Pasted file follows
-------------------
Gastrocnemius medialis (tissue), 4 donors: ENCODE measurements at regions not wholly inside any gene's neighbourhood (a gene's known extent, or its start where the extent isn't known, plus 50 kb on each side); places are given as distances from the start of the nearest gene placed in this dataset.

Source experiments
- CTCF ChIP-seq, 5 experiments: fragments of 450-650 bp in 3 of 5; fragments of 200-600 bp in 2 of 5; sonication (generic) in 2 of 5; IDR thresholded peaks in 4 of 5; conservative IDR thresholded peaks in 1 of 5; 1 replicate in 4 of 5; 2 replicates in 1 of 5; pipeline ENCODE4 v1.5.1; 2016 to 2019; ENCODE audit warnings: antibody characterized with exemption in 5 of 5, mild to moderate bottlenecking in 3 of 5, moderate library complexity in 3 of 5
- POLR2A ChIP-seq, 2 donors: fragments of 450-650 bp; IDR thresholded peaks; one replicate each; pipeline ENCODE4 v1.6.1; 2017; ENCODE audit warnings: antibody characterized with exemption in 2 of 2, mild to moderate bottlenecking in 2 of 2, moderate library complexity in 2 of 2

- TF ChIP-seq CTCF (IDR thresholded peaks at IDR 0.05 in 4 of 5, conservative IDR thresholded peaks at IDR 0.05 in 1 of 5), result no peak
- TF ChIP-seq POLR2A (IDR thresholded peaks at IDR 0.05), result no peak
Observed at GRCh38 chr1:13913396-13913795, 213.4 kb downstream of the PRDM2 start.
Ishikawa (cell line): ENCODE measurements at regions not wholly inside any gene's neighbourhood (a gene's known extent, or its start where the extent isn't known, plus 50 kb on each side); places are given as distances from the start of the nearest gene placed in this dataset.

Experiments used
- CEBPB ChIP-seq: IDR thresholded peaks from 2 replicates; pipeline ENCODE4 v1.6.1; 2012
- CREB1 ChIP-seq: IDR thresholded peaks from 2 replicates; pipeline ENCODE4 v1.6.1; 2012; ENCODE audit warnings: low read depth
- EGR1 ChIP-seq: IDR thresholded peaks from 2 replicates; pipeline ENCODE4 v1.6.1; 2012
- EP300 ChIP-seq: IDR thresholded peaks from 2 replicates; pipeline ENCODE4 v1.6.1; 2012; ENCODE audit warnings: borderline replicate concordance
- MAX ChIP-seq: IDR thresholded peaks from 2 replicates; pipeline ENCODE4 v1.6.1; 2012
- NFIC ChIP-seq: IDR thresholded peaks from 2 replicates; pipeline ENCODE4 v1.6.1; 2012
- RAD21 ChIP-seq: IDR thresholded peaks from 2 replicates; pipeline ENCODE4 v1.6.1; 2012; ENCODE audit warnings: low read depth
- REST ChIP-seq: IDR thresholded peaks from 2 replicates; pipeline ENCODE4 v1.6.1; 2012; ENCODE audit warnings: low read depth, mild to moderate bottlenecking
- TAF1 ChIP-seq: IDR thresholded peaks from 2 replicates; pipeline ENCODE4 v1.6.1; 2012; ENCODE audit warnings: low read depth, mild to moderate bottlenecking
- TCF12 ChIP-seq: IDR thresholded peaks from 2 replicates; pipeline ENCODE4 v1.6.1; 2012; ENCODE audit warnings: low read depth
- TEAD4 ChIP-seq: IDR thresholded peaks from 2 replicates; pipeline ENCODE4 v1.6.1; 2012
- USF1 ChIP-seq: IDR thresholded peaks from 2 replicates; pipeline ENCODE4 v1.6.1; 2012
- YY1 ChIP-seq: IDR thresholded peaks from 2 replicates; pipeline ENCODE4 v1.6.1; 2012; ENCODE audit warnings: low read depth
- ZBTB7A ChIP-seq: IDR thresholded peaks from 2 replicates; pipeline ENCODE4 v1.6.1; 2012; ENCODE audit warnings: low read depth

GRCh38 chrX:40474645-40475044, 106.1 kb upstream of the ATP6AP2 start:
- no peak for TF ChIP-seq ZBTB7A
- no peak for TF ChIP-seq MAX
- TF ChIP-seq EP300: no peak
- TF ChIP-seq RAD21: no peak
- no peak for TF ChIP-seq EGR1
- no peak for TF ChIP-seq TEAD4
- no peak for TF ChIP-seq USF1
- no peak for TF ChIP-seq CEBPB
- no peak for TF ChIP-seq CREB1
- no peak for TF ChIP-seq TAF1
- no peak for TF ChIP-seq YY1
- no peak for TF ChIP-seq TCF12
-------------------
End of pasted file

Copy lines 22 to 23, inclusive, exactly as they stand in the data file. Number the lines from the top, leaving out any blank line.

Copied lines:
- YY1 ChIP-seq: IDR thresholded peaks from 2 replicates; pipeline ENCODE4 v1.6.1; 2012; ENCODE audit warnings: low read depth
- ZBTB7A ChIP-seq: IDR thresholded peaks from 2 replicates; pipeline ENCODE4 v1.6.1; 2012; ENCODE audit warnings: low read depth